Abercrombie & Fitch is keeping controversial Chief Executive Mike Jeffries on board for at least another year after his current contract expires in February, ignoring recent calls for the struggling teen apparel company to cut him loose.
The retailer said the new agreement, which will take effect Feb. 2, “employs a more simplified, performance-based compensation structure that is designed to align incentives closely with the success of the company and the interests of the shareholders.”
In short, Jeffries’ pay is to be more dependent on the success of the company, which last month reported dismal earnings for the third quarter ended Nov. 2.
In addition to the seventh straight quarter of same-store sales declines, the company said it suffered a net loss of $15.6 million, or 20 cents a share, compared with a profit of $84 million, or $1.02 a share, during the same quarter a year earlier.
Jeffries has come under fire this year for comments about the exclusivity of the Abercrombie brand. Many disgruntled consumers also blame him for the brand's dearth of plus-size options – a situation the company has said it will rectify online next year.
Abercrombie is also operating in the teen-apparel category, which is struggling to recapture fickle and cash-poor young patrons. Last week, a gauge from Thomson Reuters showed November same-store sales for the category rising 0.3% year over year, missing estimates of a 0.8% increase.
Last week, Newport Beach-based activist investor Engaged Capital, which it said owns about 400,000 shares of Abercrombie stock, wrote a public letter urging the retailer to ditch Jeffries.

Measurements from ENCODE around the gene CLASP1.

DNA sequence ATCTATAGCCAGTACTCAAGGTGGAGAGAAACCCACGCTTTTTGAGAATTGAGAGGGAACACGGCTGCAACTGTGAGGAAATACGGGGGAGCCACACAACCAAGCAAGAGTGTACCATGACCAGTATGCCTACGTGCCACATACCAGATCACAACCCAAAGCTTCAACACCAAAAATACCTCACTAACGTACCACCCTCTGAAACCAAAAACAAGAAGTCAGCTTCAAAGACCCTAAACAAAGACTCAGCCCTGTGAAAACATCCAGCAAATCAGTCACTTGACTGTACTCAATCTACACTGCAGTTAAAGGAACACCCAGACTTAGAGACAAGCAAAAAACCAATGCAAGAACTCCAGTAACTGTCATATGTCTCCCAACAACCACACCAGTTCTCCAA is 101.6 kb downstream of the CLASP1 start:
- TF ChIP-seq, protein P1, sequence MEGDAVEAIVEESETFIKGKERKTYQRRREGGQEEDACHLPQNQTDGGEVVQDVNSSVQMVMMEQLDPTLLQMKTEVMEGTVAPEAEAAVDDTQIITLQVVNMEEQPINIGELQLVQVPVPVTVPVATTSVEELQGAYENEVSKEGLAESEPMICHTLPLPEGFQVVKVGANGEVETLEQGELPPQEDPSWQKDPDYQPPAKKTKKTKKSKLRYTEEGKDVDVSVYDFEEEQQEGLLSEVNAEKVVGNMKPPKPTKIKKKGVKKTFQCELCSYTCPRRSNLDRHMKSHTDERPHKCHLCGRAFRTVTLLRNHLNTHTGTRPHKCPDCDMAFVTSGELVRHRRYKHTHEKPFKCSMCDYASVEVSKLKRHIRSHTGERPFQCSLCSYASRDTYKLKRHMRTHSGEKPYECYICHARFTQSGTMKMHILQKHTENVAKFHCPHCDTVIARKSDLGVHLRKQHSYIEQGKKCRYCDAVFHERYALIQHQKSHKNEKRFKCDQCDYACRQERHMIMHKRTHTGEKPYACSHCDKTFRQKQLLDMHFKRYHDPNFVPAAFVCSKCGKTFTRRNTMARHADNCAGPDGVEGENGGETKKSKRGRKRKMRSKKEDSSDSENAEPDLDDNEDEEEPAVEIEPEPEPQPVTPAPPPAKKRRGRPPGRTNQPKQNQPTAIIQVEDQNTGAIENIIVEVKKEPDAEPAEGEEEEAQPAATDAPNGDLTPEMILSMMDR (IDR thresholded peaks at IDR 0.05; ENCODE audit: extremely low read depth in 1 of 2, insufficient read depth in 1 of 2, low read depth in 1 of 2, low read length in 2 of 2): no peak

“Investors have endured poor performance due to poor leadership,” wrote Engaged managing member Glenn W. Welling. “The Company’s management team has a reputation for habitually under-estimating and under-executing on the changes needed to remain competitive in the fast moving teen apparel market.”
Abercrombie’s new contract with Jeffries is the “result of an extensive review by the Board and detailed discussion with shareholders over several months,” Craig Stapleton, lead independent director of the Abercrombie board, said in a statement.
The agreement, filed with the Securities and Exchange Commission, calls for an annual review of Jeffries’ $1.5-million annual base salary. Jeffries can earn up to 300% the base salary in bonuses.
He is also eligible to receive $6 million each year in long-term incentive awards -- a target amount that can be increased by the company’s compensation committee.
A continued perk: Jeffries may keep using the Abercrombie corporate jet for personal travel of up to $200,000 in value. The company said it made the allowance “for security purposes.”
The contract can be terminated by either Jeffries or the company with 12 months of written notice after Feb. 1, 2015.
Abercrombie said it will also pump up its succession plan, starting to groom internal candidates, and recruit brand presidents for its Abercrombie & Fitch, abercrombie kids and Hollister brands.
The move may help resolve what RBC Capital Markets analyst Howard Tubin called “one of the major issues” facing Abercrombie: “a sameness in the merchandise offering.” Creating another layer of leadership may spark more creativity in the individual brands, analysts said.
But, Tubin warned in a note to clients, “hiring 'yes men' or 'yes women' will not bring anything beneficial to the company.”
“These leaders must challenge Mr. Jeffries and Mr. Jeffries must accept and implement input from these new executives,” he said.
Jeffries helped take Abercrombie from 36 domestic stores and $50 million in sales in 1992 to more than 1,000 stores globally and more than $4 billion in sales currently, according to the company.
“We are taking aggressive action to manage through the challenging teen retail environment by increasing our speed to market and enhancing our brand engagement,” he said in a statement. We are also focused on completing the restructuring of our cost base and ensuring we are properly organized to execute against our long-term plan.”